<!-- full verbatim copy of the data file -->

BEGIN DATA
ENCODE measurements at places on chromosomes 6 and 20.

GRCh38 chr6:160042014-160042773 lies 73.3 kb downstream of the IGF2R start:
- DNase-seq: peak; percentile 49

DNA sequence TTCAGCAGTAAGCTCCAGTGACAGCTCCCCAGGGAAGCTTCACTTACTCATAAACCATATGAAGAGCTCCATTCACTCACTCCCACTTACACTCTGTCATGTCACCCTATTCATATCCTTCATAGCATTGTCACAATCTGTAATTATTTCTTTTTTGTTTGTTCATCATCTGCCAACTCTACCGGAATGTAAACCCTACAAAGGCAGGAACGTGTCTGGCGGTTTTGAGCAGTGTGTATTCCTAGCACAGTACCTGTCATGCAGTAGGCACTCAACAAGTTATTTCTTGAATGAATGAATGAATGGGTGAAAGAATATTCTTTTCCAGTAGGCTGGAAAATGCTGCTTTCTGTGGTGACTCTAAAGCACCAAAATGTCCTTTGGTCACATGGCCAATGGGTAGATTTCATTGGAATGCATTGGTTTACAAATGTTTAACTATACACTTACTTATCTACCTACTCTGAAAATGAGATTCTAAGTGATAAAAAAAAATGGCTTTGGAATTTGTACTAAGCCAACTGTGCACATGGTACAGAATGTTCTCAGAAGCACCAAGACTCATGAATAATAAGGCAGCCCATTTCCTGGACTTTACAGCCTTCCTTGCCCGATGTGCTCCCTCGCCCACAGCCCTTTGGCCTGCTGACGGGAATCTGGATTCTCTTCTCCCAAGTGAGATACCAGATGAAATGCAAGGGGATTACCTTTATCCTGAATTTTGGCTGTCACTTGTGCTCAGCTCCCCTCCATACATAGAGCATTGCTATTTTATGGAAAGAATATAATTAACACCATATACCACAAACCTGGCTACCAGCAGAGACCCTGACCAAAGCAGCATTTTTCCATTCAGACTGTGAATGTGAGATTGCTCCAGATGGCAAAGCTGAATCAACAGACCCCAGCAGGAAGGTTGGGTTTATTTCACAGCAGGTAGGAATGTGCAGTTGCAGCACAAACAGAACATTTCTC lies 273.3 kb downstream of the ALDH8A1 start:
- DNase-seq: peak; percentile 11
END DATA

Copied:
ENCODE measurements at places on chromosomes 6 and 20.

GRCh38 chr6:160042014-160042773 lies 73.3 kb downstream of the IGF2R start:
- DNase-seq: peak; percentile 49

DNA sequence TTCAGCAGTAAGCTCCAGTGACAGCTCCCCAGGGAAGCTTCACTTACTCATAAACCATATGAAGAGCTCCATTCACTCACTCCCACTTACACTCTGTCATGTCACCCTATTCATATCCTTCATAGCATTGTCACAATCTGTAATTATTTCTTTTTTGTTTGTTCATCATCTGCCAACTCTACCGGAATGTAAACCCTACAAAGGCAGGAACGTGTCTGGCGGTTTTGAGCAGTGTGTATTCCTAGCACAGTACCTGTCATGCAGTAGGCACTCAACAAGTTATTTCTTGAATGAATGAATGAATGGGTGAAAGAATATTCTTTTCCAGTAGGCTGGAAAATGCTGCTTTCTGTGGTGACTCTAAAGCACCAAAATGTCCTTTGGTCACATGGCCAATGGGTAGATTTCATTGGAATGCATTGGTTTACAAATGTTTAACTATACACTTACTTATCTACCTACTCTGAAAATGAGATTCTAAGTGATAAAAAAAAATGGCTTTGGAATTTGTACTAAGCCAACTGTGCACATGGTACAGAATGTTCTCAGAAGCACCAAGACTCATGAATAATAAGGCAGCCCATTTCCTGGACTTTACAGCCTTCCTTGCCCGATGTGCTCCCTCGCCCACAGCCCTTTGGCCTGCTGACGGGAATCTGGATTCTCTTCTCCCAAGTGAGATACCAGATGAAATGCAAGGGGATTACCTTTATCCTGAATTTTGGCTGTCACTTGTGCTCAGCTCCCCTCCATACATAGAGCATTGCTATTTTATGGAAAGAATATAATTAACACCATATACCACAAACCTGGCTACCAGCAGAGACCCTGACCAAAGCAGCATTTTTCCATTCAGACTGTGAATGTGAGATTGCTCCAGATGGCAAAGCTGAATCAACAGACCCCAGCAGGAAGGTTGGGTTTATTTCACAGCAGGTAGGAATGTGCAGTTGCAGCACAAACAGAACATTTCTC lies 273.3 kb downstream of the ALDH8A1 start:
- DNase-seq: peak; percentile 11